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  1. Harvey Marcovitch, Editor in Chief

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Daytime wetting is a common reason for referral to general and community paediatric clinics. Investigations are rarely necessary, beyond excluding urinary tract infection, polyuria, psychological distress and—perhaps—constipation. Such a course of action will miss the few children who have neuropathic vesicourethral dysfunction in association with a spinal cord anomaly. Diagnosis is by MRI of the spine but the indications are not clear. This month we publish a retrospective study of children referred from a tertiary neuro-urology clinic for exclusion of such an anomaly. Forty-eight children were studied, 5 proving positive. Wraige and Borzyskowski from Guy's Hospital, London have used their findings to offer guidance on which children merit imaging, including in their paper a suggested investigative protocol

You should think MRI if daytime wetting is associated with abnormal neurological signs in the lower limbs, an abnormal lumbar spine x ray, lumbosacral birthmarks, or anorectal anomalies. Think twice, but do videourodynamic studies first, in those with symptoms such as voiding difficulty, urinary retention or impaired bladder sensation. See page 151


Adults with urinary tract infection (UTI) are frequently prescribed an ultra short course of an appropriate antibiotic, for example amoxicillin 3g repeated once after 12 hours. Paediatricians have been reluctant to follow this example; indeed the British National Formulary does not offer a dose recommendation of this type for children. Michael and colleagues from New South Wales have conducted a systematic review of RCTs of short and standard duration of treatment for UTI. They found 10 such studies suitable for analysis and uncovered the usual depressing list of scientific inadequacies. Nonetheless they report no significant differences of outcome at the end of treatment or in recurrence rates between 10 days and 15 months. Confidence intervals are wide so the authors calculated how many children would need to be studied to nail the answer to the wall. This turns out to be an impracticable 8–10 thousand. For the time being they suggest their data indicate that 2–4 days treatment is unlikely to pose a disadvantage for children with lower tract UTI. See page 118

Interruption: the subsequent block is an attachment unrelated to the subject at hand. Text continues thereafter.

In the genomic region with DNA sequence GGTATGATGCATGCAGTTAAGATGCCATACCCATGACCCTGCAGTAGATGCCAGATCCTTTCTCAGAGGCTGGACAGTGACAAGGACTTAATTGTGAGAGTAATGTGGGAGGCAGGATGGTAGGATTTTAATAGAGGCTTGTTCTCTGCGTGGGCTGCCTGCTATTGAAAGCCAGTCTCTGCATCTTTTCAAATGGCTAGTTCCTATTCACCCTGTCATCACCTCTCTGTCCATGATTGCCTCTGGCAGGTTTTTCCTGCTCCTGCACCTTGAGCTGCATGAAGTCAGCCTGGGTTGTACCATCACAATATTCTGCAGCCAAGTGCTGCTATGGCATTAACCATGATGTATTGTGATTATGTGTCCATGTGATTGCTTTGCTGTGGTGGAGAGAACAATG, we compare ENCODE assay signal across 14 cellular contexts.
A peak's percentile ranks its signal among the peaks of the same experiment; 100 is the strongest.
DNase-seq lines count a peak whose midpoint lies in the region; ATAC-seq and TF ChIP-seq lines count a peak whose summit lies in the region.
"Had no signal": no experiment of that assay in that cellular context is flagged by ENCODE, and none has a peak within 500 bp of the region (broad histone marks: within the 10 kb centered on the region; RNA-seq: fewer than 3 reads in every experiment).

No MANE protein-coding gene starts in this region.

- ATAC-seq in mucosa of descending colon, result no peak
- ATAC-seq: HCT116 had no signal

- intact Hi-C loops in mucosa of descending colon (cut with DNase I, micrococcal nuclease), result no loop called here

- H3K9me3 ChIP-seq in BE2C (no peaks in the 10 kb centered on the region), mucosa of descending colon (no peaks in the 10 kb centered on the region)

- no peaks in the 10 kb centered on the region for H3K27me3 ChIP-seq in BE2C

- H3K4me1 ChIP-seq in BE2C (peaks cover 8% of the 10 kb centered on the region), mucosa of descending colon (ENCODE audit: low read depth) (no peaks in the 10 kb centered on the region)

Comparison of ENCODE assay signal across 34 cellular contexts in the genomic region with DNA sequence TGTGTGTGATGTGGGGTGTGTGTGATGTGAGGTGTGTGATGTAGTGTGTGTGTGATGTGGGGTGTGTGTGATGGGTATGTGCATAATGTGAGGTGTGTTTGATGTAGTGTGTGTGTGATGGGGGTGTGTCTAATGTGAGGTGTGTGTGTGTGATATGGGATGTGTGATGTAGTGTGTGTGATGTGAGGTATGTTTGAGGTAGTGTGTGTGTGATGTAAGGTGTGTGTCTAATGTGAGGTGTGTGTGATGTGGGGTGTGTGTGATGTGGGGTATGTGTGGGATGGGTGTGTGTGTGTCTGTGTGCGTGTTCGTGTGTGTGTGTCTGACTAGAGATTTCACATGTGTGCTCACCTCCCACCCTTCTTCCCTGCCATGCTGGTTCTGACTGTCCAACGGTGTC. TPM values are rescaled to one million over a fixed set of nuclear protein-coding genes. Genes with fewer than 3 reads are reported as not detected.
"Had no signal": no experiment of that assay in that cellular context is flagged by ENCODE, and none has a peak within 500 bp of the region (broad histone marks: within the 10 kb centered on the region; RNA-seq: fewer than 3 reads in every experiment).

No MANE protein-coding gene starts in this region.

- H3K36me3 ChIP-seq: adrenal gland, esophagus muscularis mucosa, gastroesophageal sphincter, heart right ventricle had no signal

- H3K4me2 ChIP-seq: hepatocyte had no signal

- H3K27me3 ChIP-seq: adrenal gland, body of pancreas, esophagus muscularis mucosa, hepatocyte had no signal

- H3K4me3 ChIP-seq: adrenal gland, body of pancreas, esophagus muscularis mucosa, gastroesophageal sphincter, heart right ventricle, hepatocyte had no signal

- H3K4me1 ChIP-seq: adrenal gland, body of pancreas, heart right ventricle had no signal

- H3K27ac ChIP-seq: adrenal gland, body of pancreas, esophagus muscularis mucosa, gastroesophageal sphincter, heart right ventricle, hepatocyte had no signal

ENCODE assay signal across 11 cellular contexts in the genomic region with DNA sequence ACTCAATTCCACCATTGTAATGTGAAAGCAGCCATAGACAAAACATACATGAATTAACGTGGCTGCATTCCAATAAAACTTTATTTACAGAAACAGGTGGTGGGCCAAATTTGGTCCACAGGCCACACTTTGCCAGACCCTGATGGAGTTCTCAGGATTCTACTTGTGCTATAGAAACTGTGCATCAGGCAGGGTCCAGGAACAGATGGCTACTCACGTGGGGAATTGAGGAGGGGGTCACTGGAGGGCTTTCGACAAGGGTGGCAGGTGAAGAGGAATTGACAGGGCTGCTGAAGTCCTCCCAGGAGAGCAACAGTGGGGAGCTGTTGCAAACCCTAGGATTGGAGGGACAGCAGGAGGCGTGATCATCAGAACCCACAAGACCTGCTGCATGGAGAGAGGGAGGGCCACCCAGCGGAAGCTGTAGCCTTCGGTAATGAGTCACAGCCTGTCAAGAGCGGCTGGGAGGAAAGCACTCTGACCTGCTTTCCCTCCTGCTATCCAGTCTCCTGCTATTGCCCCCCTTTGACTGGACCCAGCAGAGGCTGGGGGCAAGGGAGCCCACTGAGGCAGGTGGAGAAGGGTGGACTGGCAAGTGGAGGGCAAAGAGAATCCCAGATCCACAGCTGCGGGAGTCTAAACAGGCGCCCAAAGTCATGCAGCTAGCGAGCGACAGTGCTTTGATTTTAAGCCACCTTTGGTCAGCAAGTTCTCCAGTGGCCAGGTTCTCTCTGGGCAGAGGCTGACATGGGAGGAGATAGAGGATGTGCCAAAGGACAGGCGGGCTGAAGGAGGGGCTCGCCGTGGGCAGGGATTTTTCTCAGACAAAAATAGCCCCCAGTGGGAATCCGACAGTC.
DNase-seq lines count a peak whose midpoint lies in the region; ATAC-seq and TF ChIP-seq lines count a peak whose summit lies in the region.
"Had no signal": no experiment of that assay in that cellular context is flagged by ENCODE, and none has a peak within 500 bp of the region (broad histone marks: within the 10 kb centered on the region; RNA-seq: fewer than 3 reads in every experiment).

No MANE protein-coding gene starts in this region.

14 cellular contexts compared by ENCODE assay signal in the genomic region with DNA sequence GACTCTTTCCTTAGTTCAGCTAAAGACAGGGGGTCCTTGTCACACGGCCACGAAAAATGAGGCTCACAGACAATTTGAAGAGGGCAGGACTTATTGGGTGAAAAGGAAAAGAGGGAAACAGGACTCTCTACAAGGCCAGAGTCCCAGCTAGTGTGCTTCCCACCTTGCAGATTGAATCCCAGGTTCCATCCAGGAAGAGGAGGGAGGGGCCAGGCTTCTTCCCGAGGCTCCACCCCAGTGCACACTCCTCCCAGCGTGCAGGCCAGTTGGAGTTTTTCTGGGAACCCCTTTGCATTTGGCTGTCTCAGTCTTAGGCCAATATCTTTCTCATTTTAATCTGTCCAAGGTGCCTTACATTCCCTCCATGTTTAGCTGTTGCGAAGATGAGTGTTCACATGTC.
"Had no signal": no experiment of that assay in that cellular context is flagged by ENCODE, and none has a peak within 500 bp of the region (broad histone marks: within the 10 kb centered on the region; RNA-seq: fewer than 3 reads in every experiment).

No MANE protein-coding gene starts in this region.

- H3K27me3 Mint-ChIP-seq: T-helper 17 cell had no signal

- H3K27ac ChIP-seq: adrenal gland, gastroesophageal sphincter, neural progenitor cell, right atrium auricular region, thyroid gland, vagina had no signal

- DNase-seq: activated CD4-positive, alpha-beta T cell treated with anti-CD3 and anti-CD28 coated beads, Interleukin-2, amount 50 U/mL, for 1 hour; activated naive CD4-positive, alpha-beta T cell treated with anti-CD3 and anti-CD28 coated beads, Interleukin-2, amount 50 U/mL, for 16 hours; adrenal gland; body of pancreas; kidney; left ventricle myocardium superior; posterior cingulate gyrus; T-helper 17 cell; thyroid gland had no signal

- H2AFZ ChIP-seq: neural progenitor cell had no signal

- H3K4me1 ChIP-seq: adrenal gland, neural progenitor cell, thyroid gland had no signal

Previously we have published studies casting doubt on the usually accepted definitions for childhood asthma used in population studies involving parental questionnaires. In 2000, we reported that parents and their doctors agreed less than half the time on whether a particular child wheezed.1 In 2001, the same team showed parents video clips of children who either wheezed or made some other respiratory sound. Once again, around half of the parents labelled the sounds wrongly, whether or not their own child was asthmatic.2 In the same issue of ADC, ATOMS made gentle sport at the expense of another intrepid audio-visual team, who introduced us to ruttles and rattles.3

This month, researchers from the University of Leicester (UK) attempt to define how to improve the quality of parental reports when investigating the prevalence of asthma. A semi-structured interview was used to analyse how parents made judgements about respiratory signs. Once again, it is clear that parents vary in how they interpret key questions commonly used in surveys such as the ISAAC questionnaire4 For example, the word “whistling” is used in ISAAC but caused confusion for many parents interviewed. The authors offer sound advice on how to refine the questions to be asked.

No doubt this story has not yet run out of steam. See page 131


Nobody should be complacent about the pandemic of childhood obesity. In studying the problem it has proved easier to measure how much food than how much exercise children take. Metcalf and colleagues from the EarlyBird Research Centre in Plymouth (UK) present an intriguing study of physical activity in children aged 5 using an unobtrusive accelerometer, worn on the hip for up to 7 days. The device was acceptable to most of these young children. The resulting analysis showed that boys exercised more than girls and physical activity was less generally and of a smaller range on school days than at weekends. Those children who were inactive during the week were also inactive at weekends. The authors point out that, paradoxically, school attendance seems to constrain physical activity when it could have the potential to encourage it. See page 166


I expect readers frequently think that papers in medical journals are useless but rarely tell us so. Our innovative problem-solving series, Archimedes, continues to provoke. Nine paediatricians on an MMedSci course were challenged to try the technique for themselves and were asked whether the effort was worthwhile. They tell us it was. So, what do you make of that Dr Tony Lopez?5See page 168


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